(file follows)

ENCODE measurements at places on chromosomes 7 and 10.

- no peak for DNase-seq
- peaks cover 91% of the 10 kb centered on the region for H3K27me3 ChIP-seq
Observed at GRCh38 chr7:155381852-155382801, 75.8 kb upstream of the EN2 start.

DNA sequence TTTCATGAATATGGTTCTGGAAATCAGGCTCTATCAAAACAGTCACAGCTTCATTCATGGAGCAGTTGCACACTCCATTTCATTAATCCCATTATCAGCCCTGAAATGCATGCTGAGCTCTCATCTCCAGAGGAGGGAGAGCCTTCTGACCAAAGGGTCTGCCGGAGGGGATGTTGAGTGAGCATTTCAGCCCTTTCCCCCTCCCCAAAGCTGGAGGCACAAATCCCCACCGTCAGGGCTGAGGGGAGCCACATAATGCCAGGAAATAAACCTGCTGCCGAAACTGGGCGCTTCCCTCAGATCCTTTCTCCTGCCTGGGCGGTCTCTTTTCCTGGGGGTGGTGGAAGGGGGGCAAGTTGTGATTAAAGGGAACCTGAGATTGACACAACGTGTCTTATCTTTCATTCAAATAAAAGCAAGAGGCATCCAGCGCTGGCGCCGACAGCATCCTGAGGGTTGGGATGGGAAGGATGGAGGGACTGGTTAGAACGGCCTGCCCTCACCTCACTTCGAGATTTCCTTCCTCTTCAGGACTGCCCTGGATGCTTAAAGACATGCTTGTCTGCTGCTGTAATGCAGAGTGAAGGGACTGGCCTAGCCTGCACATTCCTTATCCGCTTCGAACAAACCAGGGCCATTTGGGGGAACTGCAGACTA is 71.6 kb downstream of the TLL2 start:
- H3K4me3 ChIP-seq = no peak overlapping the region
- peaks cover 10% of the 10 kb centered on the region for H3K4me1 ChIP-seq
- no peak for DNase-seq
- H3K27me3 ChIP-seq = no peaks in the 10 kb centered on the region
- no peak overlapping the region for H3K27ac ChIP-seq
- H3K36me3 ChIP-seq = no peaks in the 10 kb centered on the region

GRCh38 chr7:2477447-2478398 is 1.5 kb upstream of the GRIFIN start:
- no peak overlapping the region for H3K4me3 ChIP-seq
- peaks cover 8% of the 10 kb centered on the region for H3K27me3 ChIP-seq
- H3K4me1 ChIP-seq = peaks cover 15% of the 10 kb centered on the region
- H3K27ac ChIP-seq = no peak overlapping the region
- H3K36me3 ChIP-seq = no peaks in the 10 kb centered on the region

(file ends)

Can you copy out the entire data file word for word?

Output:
ENCODE measurements at places on chromosomes 7 and 10.

- no peak for DNase-seq
- peaks cover 91% of the 10 kb centered on the region for H3K27me3 ChIP-seq
Observed at GRCh38 chr7:155381852-155382801, 75.8 kb upstream of the EN2 start.

DNA sequence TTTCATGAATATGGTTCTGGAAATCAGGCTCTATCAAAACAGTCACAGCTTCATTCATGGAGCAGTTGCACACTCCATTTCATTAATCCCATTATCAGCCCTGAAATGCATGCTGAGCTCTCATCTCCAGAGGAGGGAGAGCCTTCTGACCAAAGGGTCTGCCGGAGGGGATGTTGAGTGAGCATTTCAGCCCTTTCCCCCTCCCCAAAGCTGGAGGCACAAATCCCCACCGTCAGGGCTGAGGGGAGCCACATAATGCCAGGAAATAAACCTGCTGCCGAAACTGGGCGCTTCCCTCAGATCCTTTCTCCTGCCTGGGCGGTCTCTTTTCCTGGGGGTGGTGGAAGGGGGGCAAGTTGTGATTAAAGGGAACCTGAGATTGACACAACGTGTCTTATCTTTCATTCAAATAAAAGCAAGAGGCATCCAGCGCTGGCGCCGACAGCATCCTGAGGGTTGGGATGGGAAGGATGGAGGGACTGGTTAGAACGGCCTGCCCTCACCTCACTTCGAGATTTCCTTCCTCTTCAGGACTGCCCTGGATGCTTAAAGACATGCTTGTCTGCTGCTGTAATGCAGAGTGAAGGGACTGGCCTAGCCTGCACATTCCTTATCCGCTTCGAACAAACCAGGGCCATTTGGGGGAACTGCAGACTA is 71.6 kb downstream of the TLL2 start:
- H3K4me3 ChIP-seq = no peak overlapping the region
- peaks cover 10% of the 10 kb centered on the region for H3K4me1 ChIP-seq
- no peak for DNase-seq
- H3K27me3 ChIP-seq = no peaks in the 10 kb centered on the region
- no peak overlapping the region for H3K27ac ChIP-seq
- H3K36me3 ChIP-seq = no peaks in the 10 kb centered on the region

GRCh38 chr7:2477447-2478398 is 1.5 kb upstream of the GRIFIN start:
- no peak overlapping the region for H3K4me3 ChIP-seq
- peaks cover 8% of the 10 kb centered on the region for H3K27me3 ChIP-seq
- H3K4me1 ChIP-seq = peaks cover 15% of the 10 kb centered on the region
- H3K27ac ChIP-seq = no peak overlapping the region
- H3K36me3 ChIP-seq = no peaks in the 10 kb centered on the region